|Publication number||US5319366 A|
|Application number||US 07/934,080|
|Publication date||Jun 7, 1994|
|Filing date||Aug 20, 1992|
|Priority date||Jul 17, 1990|
|Publication number||07934080, 934080, US 5319366 A, US 5319366A, US-A-5319366, US5319366 A, US5319366A|
|Original Assignee||Oscar Mendeleev|
|Export Citation||BiBTeX, EndNote, RefMan|
|Patent Citations (10), Referenced by (5), Classifications (11), Legal Events (3)|
|External Links: USPTO, USPTO Assignment, Espacenet|
This is a continuation-in-part of Ser. No. 07/599,774 filed Oct. 18, 1990, now abandoned.
The present invention relates to an automatic traffic control method and device, and more particularly to a device for controlling traffic at certain high risk road sites, such as busy streets, crossroads, poor visibility highway curves, steep slopes, or checkpoints.
Apart from poor road conditions, another two closely connected factors are known to be responsible for a growing number of traffic accidents. The first factor includes speeding on high risk road sites such as busy streets or crossroads, poor visibility highway curves or steep slopes. The second factor is inadequate traffic control such as poorly lit stop signs and overcrowded intersections, as well as the inability to compel every single vehicle to obey orders or traffic regulations. Many of the prior art methods and devices fail to cope with these problems.
Traffic signs are typically located at known dangerous sites to help maintain safe traffic flow. However, traffic signs are only able to remind or warn a driver of a dangerous condition. The traffic signs alone cannot prevent accidents. Likewise, while traffic lights and police are intended to control the flow of traffic by ordering drivers to slow or stop their vehicles, the number of traffic accidents keep growing.
The problem is that undisciplined or unskilled drivers, as well as those with ill intentions, do not often heed the warnings or obey the orders. To subsequently blame the guilty driver, after the fact, is not a suitable remedy.
Furthermore, under certain circumstances, even a well-intentioned and trained driver may not be in a position to slow or stop a vehicle due, for example, to vehicle brake failure. A driver may miss a poorly visible traffic sign, e.g. under heavy rain, snow, fog conditions, or even fall asleep at the wheel. In these situations, the consequences can be disastrous.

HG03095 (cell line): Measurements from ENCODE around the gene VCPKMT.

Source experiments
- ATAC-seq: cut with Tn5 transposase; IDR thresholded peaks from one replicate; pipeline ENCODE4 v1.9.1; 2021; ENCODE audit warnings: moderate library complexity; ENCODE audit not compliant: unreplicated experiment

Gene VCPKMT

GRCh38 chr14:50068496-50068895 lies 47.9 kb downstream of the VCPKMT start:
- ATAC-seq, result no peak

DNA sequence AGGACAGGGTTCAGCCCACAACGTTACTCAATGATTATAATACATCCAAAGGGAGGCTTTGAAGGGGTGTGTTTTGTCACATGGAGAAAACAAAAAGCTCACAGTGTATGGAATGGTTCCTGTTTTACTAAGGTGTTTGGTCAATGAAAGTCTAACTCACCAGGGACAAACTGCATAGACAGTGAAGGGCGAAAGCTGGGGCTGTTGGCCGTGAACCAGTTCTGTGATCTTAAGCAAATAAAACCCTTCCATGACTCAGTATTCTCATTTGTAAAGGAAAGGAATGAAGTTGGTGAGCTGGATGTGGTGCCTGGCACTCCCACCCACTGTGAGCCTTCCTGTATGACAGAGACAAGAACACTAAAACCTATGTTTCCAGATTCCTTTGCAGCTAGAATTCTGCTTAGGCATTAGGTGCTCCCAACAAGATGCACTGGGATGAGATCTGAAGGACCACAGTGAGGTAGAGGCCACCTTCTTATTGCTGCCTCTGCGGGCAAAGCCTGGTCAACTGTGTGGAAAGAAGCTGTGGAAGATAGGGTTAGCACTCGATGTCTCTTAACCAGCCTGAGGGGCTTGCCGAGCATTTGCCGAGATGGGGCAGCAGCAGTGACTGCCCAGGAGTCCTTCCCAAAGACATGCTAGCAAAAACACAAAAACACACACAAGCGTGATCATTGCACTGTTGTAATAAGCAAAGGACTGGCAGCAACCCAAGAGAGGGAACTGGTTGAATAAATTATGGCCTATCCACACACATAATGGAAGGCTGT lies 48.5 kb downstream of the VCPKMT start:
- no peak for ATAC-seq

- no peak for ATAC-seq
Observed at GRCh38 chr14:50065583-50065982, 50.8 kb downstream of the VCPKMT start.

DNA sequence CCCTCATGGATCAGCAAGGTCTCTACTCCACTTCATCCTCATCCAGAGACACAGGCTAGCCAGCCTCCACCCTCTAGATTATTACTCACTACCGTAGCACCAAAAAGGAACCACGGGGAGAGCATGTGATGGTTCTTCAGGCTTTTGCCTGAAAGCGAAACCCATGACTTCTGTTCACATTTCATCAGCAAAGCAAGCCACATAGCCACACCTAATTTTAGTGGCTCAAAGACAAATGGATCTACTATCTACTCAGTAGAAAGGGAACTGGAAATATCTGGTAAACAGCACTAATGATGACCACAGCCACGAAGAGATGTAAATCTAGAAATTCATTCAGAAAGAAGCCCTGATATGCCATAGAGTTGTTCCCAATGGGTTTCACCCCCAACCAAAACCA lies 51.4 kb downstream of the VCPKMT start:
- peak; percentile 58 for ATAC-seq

Another prior art method for controlling traffic is based upon putting speed bumps in the road at or near certain high risk sites. These bumps, though able to restrict the vehicle speed, suffer serious disadvantages. The speed bumps do not allow the imposed low speed limit to be lifted or varied irrespective of the time or day of the week, current traffic capacity, or other suitable circumstances. Unlike police, the bumps cannot discriminate between a casual violator and ambulance, police, fire brigade, or VIP's vehicle, which may be authorized to exceed speed limits when necessary. The bumps also cause excessive wear and tear to vehicles, discomfort to the passengers, higher fuel consumption and air pollution, as all bad roads do.
Thus, none of the cited prior art methods and devices is effective and reliable enough to cope with the above-mentioned traffic problems. Nor can they provide for reclaiming kinetic energy wasted by a vehicle having to decelerate in a high risk road site. What is necessary is, therefore, a virtual control method or device to ensure that every vehicle shall obey traffic laws or orders. This means that such a device should effectively operate irrespective of either material factors, e.g. conditions of the vehicle brakes, traffic sign visibility, etc., or human factors, such as the driver's personal skill, conditions or intentions. On the other hand, the device should be flexible enough to enable certain vehicles, such as those typically provided with special siren signals, to exceed the imposed speed limits. The device should be easily adjusted to adapt to changes in the dynamic condition of the road, and provide for reclaiming kinetic energy wasted by a vehicle having to decelerate in a high risk road site.
The present invention is directed to a method and device for controlling traffic in certain high risk or busy road sites. The present invention reclaims kinetic energy wasted by a braking vehicle by providing affirmative speed control tactics.
Briefly stated, the present invention comprises a method for traffic control. The method comprises the steps of varying a natural force of traffic lane counteraction to a vehicle moving along a portion of the traffic lane by making the portion of the lane movable in a direction opposite to the direction of movement of the vehicle, and providing the counteraction inversely proportional to a current vehicle speed for controlling the vehicle speed. The method further comprises the step of reclaiming kinetic energy conveyed from the vehicle through the movable portion of the traffic lane.
The present invention also comprises an automatic traffic control device. The device includes an endless conveyor means located along a predetermined length of a road for carrying a vehicle travelling in a first direction, the conveyor means being able to move in a second direction opposite to the first direction. Sensing means are provided for sensing a current speed of the travelling vehicle. Braking means are provided which are engaged with the conveyor means and sensing means for braking the conveyor means thereby controlling the vehicle virtual speed and reclaiming wasted kinetic energy of a decelerated vehicle when the speed of the vehicle exceeds a predetermined value. The amount of braking is controlled by the sensing means.